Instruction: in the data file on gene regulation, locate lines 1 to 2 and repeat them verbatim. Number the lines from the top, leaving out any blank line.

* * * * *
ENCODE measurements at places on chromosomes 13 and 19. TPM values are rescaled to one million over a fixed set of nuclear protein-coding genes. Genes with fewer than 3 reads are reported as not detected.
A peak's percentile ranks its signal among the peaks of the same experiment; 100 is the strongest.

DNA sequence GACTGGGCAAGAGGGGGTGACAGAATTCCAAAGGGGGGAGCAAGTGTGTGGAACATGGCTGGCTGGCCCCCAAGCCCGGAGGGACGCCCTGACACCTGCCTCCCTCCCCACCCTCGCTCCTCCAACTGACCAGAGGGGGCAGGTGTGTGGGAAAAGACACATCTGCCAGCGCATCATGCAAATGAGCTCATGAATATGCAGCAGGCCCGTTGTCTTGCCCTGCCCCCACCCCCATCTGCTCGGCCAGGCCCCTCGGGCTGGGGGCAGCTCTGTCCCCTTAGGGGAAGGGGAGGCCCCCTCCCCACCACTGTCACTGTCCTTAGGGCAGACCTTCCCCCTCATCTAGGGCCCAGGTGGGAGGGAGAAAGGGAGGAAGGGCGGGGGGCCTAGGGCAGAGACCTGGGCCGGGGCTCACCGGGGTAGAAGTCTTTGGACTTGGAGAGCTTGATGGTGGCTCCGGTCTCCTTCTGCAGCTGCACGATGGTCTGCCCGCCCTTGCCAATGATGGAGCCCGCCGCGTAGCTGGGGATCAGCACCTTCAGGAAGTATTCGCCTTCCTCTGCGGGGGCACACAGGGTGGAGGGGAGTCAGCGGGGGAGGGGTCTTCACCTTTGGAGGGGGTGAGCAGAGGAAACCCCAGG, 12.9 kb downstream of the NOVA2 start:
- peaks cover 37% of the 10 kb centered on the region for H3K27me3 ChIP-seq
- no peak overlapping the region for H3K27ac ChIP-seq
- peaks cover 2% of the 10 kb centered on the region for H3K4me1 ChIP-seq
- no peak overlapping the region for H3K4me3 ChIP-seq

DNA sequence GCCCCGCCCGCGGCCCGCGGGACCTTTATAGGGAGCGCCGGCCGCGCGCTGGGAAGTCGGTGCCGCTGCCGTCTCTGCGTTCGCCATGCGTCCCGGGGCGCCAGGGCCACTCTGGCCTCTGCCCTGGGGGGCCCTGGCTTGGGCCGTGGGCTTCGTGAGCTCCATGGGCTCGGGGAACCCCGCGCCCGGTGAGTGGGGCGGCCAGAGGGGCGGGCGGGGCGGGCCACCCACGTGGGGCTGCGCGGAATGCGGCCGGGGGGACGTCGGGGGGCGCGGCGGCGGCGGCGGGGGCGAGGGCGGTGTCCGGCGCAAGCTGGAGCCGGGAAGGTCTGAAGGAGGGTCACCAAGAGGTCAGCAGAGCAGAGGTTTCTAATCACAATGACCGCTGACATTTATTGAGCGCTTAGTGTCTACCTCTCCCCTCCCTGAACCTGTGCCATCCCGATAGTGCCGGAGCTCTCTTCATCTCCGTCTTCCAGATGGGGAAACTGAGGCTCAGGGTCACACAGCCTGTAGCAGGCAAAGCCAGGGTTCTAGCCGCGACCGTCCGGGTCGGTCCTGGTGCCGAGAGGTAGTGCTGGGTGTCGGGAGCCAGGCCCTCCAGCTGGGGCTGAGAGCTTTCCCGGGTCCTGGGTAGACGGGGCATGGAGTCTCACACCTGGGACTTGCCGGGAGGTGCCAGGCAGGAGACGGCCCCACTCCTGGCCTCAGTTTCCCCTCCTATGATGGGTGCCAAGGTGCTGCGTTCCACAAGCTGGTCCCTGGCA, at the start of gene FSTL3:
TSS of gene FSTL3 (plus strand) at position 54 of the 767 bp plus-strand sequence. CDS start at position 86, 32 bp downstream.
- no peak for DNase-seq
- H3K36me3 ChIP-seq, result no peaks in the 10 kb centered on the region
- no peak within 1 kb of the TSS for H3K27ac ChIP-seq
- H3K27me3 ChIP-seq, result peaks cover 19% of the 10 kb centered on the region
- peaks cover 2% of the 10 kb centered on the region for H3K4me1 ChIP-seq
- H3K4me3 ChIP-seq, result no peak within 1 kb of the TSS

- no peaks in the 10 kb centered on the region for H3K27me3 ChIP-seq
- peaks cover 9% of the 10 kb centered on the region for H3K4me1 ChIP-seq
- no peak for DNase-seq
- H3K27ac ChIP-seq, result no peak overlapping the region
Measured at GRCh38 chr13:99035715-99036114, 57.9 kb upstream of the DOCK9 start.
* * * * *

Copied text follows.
ENCODE measurements at places on chromosomes 13 and 19. TPM values are rescaled to one million over a fixed set of nuclear protein-coding genes. Genes with fewer than 3 reads are reported as not detected.
A peak's percentile ranks its signal among the peaks of the same experiment; 100 is the strongest.